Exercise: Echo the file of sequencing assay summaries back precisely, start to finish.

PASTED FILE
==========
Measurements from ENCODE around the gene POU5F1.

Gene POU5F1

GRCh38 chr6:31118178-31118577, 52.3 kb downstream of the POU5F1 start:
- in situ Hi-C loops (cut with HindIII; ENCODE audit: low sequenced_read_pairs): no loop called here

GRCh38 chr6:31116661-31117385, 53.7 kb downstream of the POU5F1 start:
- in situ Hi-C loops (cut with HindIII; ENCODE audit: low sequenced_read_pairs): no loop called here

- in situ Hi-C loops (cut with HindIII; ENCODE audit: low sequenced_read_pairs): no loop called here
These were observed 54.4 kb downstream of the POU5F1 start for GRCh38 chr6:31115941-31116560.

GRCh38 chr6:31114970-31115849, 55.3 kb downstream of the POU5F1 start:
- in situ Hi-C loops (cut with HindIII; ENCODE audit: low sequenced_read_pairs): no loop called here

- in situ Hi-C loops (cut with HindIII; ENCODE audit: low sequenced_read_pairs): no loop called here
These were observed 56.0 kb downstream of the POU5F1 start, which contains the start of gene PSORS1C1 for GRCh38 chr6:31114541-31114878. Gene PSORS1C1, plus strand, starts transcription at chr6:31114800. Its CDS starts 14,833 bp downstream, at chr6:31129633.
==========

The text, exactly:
Measurements from ENCODE around the gene POU5F1.

Gene POU5F1

GRCh38 chr6:31118178-31118577, 52.3 kb downstream of the POU5F1 start:
- in situ Hi-C loops (cut with HindIII; ENCODE audit: low sequenced_read_pairs): no loop called here

GRCh38 chr6:31116661-31117385, 53.7 kb downstream of the POU5F1 start:
- in situ Hi-C loops (cut with HindIII; ENCODE audit: low sequenced_read_pairs): no loop called here

- in situ Hi-C loops (cut with HindIII; ENCODE audit: low sequenced_read_pairs): no loop called here
These were observed 54.4 kb downstream of the POU5F1 start for GRCh38 chr6:31115941-31116560.

GRCh38 chr6:31114970-31115849, 55.3 kb downstream of the POU5F1 start:
- in situ Hi-C loops (cut with HindIII; ENCODE audit: low sequenced_read_pairs): no loop called here

- in situ Hi-C loops (cut with HindIII; ENCODE audit: low sequenced_read_pairs): no loop called here
These were observed 56.0 kb downstream of the POU5F1 start, which contains the start of gene PSORS1C1 for GRCh38 chr6:31114541-31114878. Gene PSORS1C1, plus strand, starts transcription at chr6:31114800. Its CDS starts 14,833 bp downstream, at chr6:31129633.